Monday, February 18, 2013

Are There Musical and Unmusical Nations?

I'm not sure if this is a forbidden topic or not, so I will tread carefully. It seems very obvious, despite the efforts of some scientists to deny it, that musical talent is not evenly distributed in the population. Yes, I'm afraid that it really is the case that merely purchasing violin or piano lessons for your child will not guarantee that they will learn how to play well. On quite a few occasions in my decades-long career as a music teacher, I have had to tell parents that their child was not progressing and it was probably not worth it to continue to enroll them in lessons. I regarded this as my duty. I also think that it is the responsibility of the parents to find out where their child's skills may lie. Yes, put them in dance classes, tennis classes, music lessons, art camp--give them as many opportunities as possible to discover their talents. But be aware that in most areas they may have no particular talent.

I think all that is simple empirical observation and a little common sense. But this leads to another question: are all cultures and nations equally gifted musically? According to the doctrine of multiculturalism, the answer should be yes, the cultures of all nations are of equal worth. But this seems incorrect to me. For example, some nations have enormous and brilliant musical traditions while others do not. Take Italy and Switzerland, for example. Though next door neighbors, one has an unequaled musical tradition but the other does not. Italy has given the world opera, Vivaldi, Verdi, Rossini, Francesco da Milano, Stradivarius violins, La Scala, Pavarotti and the list goes on and on.

OK, now name one important composer from Switzerland.


See what I mean?

In Latin America there are strong musical traditions in some nations like Argentina and Brazil, and very scanty musical traditions in other nations like Chile and Bolivia. By "scanty" I don't mean that there is no music--there is scads of music--but that little of it is of lasting quality. Mexico, where I live, seems to be a somewhat tone-deaf nation. True, there are some fine Mexican musicians like the composer Manuel M. Ponce or the singer Luis Miguel, and the mariachi tradition is an interesting one. But by and large, Mexican music is harsh in timbre and rhythmically stiff. Brazilian music, on the other hand, is typically fluid and charming.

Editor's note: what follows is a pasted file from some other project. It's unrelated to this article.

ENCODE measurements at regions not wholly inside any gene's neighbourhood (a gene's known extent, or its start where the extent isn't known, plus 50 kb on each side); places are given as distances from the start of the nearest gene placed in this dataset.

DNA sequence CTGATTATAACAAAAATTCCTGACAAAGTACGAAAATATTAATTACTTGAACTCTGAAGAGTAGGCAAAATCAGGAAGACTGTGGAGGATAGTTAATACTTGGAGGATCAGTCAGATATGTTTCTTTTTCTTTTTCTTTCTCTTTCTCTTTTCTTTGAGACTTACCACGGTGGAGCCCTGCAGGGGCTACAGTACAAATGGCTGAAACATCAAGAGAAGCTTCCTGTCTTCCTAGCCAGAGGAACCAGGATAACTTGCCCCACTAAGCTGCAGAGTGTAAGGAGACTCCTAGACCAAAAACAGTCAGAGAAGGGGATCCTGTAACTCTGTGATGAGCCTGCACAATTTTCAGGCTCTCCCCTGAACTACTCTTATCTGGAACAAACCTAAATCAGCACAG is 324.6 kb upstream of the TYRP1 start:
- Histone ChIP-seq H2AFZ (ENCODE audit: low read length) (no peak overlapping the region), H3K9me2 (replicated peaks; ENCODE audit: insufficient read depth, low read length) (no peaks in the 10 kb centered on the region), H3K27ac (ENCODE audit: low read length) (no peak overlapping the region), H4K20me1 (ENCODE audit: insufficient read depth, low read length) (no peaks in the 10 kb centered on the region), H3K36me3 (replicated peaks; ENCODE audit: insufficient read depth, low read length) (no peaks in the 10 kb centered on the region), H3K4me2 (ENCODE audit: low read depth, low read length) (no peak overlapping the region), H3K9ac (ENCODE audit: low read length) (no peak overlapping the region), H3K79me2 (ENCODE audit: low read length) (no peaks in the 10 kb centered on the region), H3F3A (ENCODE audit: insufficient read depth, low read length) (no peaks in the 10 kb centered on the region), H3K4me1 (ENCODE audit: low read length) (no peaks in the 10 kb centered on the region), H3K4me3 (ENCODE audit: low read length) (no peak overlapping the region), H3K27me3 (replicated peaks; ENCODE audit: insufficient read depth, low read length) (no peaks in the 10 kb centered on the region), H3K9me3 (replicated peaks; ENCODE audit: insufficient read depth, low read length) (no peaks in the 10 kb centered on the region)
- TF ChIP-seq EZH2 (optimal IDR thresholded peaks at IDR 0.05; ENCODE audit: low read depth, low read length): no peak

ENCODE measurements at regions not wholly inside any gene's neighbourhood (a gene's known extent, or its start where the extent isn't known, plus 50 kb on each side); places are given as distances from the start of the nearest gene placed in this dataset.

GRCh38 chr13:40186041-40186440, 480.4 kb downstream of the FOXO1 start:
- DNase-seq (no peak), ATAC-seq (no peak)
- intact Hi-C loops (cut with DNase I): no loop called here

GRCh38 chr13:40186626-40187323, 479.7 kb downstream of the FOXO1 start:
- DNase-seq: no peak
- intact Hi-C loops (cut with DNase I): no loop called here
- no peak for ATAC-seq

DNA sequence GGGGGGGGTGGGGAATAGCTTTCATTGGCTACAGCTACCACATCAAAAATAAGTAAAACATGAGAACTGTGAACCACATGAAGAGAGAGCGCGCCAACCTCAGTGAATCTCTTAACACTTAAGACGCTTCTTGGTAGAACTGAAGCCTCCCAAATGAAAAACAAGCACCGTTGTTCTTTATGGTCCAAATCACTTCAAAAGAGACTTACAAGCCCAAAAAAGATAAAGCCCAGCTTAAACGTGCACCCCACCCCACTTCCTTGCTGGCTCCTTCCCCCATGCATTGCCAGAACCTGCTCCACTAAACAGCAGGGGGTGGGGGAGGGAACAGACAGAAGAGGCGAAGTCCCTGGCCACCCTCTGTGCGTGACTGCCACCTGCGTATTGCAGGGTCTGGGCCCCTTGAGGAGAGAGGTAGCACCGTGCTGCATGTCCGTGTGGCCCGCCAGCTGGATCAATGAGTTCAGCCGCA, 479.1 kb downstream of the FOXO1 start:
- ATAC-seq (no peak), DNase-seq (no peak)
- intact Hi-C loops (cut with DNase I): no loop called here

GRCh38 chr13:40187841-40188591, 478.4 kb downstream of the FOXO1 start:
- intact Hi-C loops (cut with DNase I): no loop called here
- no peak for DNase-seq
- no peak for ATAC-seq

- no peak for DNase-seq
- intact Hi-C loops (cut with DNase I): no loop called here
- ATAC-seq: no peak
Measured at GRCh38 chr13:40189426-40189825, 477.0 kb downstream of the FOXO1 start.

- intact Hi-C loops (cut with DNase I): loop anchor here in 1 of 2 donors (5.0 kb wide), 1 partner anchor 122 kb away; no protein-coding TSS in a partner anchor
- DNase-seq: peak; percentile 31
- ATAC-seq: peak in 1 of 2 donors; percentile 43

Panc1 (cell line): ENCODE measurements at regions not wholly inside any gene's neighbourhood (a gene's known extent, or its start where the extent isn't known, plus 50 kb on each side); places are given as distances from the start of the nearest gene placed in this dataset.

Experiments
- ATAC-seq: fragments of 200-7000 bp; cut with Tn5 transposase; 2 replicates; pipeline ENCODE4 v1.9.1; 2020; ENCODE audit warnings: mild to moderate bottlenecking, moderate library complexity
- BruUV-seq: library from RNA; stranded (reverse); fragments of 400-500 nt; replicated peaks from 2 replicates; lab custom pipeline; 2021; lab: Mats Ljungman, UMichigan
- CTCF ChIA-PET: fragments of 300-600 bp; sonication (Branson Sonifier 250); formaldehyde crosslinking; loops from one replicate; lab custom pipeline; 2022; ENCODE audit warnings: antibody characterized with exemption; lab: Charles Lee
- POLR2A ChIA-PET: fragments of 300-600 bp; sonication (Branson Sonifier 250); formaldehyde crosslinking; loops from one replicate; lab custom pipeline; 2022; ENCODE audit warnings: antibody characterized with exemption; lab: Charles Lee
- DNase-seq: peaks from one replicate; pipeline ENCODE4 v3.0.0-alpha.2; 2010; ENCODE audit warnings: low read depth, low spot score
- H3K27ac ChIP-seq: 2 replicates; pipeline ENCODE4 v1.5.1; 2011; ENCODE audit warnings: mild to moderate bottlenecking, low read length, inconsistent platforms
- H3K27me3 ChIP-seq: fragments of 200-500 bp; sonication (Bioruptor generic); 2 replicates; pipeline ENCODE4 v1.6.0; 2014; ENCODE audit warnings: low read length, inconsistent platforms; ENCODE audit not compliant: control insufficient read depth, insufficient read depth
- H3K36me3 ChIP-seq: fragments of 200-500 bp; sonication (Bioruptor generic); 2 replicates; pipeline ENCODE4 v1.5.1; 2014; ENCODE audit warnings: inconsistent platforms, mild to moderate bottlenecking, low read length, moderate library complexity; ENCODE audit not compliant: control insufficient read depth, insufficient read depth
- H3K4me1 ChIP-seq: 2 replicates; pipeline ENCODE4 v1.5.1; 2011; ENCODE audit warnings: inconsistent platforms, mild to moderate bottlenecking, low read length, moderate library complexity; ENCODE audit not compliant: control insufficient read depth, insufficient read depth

Why is this? I'm not sure. The reasons are probably complex and different for every culture. One interesting phenomenon seems to be that oppressed sub-cultures sometimes develop strong musical traditions. Some that come to mind are the gypsy culture in Europe where the gypsy folk music traditions are very strong in places like Hungary, Romania and Spain. Flamenco is largely the creation of the gypsy culture of Andalusia in southern Spain. Another one is the Irish musical tradition, a Celtic one that has lived under English domination through most of modern history. A third one is the Black music culture in the US which has given the world blues, gospel and jazz.

How about some examples? First, Guinness-fueled Irish fiddling and picking:

Next, one of the original Delta bluesmen, Charley Patton with "Spoonful Blues":

Here are the virtuosic Romanian gypsy band Taraf de Haidouks:

You don't hear that kind of thing every day...


Anonymous said...

By the way, Luis Miguel's parents were not mexican: mother - italian, father - spaniard. I guess, his talent came from Italy.

Bryan Townsend said...

You're right! I didn't know that. A lot of Mexicans are of Spanish or Italian descent. Manuel M. Ponce is 100% Mexican, however.

Joel Lo said...

Very interesting, polemic and complex topic! Loved it...

Are you suggesting that there could be "musical genes" which are more distributed in certain populations (ethnic groups) than in others? That sounds too determinist from you hehehe.

I expected you to say that "musicality" in different cultures depends on musical training, education, knowledge of aestthetics, etc... But right now you are condemnig entire groups of people (even nations) that, no matter how much education they receive, they're more less likely to achieve good "musicality".